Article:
On the good news front, the court case of Susan Crile should be music to your ears. Crile is an artist who operates as a proprietor from her Manhattan apartment. She is also a tenured college professor. The Internal Revenue Service sued her for back taxes and penalties claiming that because she is a tenured professor of art, teaching was her profession. Therefore, the IRS’s position was that she was not entitled to deduct expenses incurred as an artist operating a business on Schedule C.
This case is significant because it has far-reaching ramifications for all creative artists. Many musicians hold jobs outside of the music business to supplement their income. The opinion rendered by the judge in this case was that Crile’s teaching and her art-making were separate activities, each standing on its own merits. That decision was based, in part, on her keeping detailed business records of income and expenses and making a considerable effort to market her work. An interesting note to this case is that the court “bifurcated” or divided the case to be heard in two parts. Part 1 is complete; Ms. Criles won the case and is permitted to deduct expenses in excess of her income. Part 2 will decide whether the deductions she claimed were actually allowable under other provisions of the tax code as “ordinary and necessary business expenses.” It will be interesting to see how this second part of the case unfolds.
If you’re a self-employed musician, you need to keep in mind that you are actually a small business owner. In addition to honing your skills, it pays (literally) to hone your recordkeeping skills or hire someone to assist you.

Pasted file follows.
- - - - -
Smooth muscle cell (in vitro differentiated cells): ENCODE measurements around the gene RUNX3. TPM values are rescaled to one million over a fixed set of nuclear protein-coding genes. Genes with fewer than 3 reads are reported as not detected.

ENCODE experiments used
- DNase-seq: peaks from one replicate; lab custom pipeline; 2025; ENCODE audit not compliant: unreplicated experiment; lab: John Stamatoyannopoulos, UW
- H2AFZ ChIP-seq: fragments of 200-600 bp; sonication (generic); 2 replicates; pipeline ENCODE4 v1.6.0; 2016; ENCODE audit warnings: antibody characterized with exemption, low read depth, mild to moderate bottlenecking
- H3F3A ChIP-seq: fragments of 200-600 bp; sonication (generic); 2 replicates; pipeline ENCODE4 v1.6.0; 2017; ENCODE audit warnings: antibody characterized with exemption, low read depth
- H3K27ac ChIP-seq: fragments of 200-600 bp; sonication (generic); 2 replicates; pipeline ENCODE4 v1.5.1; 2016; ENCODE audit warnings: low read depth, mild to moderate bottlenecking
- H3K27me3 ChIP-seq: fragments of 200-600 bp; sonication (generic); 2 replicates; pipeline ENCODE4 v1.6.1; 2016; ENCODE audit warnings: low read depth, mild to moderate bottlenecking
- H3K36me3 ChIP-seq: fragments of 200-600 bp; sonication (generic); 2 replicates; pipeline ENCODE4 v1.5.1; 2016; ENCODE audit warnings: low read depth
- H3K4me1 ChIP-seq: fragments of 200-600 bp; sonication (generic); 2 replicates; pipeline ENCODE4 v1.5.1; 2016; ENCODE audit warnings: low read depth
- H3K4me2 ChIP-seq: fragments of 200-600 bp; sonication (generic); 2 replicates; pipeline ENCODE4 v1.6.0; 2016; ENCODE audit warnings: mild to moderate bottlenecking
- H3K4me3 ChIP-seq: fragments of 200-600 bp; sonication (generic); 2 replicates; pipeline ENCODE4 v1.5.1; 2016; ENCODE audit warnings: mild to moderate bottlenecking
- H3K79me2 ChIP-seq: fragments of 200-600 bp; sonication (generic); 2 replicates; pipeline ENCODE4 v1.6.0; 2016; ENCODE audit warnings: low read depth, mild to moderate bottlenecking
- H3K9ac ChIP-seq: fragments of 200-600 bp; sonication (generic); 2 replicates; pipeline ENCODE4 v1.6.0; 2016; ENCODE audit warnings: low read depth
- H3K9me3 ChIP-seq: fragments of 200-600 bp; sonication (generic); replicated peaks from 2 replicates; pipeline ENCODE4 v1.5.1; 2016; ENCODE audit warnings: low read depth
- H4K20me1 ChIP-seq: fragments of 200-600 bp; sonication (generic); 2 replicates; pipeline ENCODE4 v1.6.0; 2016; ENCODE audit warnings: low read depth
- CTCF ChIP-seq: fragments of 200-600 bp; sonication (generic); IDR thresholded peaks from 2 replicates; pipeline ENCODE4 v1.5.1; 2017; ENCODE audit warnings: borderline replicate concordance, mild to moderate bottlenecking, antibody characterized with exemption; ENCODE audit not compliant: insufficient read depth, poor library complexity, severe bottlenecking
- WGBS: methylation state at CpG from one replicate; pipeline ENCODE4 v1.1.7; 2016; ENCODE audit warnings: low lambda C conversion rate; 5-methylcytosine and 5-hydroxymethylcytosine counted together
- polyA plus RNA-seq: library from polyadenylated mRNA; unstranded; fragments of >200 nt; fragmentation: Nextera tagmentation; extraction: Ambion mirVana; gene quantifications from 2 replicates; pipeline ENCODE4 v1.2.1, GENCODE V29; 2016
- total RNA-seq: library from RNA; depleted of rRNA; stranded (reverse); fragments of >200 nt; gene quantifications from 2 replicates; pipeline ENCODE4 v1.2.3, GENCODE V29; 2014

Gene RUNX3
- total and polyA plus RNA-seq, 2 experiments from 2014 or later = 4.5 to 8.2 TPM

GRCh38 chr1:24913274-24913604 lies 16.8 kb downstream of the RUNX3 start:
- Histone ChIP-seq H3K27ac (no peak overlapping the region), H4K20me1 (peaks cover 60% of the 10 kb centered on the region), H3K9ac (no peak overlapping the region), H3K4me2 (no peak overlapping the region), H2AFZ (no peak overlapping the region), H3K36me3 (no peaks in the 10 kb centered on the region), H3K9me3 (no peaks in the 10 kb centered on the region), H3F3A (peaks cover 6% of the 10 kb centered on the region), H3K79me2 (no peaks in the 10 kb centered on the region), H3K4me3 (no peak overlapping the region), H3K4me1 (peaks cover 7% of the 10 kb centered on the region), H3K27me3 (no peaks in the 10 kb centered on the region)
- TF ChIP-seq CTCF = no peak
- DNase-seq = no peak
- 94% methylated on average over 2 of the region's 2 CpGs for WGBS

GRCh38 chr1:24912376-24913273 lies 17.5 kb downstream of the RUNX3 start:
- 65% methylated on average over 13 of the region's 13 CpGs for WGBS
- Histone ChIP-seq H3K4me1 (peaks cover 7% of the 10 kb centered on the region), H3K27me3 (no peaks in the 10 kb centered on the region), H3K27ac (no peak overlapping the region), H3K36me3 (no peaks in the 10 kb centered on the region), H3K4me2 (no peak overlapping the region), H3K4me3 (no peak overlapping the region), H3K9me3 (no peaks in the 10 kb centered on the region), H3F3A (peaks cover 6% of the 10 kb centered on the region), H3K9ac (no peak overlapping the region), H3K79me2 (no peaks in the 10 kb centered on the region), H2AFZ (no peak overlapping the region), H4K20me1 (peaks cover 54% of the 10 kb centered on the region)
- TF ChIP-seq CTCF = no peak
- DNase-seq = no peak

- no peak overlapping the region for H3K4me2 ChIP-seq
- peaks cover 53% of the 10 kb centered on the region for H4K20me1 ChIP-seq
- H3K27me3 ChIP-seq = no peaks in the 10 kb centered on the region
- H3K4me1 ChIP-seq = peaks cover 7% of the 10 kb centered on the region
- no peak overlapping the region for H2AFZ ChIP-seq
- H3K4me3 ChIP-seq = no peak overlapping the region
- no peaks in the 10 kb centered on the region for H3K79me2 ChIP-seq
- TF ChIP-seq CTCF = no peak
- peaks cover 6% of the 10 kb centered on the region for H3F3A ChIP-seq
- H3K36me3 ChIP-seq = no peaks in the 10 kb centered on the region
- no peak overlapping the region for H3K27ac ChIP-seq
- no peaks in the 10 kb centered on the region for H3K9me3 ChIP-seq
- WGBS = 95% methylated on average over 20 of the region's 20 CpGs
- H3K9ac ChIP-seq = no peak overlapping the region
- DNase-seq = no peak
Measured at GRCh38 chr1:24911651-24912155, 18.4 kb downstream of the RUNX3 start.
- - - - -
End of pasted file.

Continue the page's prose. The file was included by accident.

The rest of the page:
Despite its somewhat outdated technology and confusing maze of computer systems that do not play well together, the IRS has launched a directory of federal tax return preparers. It is up and running and you can check out a new page called “Understanding Tax Return Preparer Credentials and Qualifications,” at www.irs.gov/Tax-Professionals/Understanding-Tax-Return-Preparer-Credentials-and-Qualifications. There you can learn about the differences in professional credentials.
Lastly, here are some key figures you will need to prepare 2014 returns:
- Personal exemption: $3,950
- Basic standard exemption: $6,200 (single or married filing separately); $9,100 (head of household); $12,400 (married filing jointly or qualifying widow)
- Business mileage is now 56 cents per mile
- IRA contribution limits: $5,500 (under age 50); $6,500 (age 50 and older)
Walter Gowens and Phyllis Jo Kubey are both Enrolled Agents who specialize in performing artists. Walter can be e-mailed at AAAA@PrudentialVanguard.net and Phyllis and be e-mailed at firstname.lastname@example.org. Next month’s Allegro will feature more tax tips from Local 802’s accounting firm.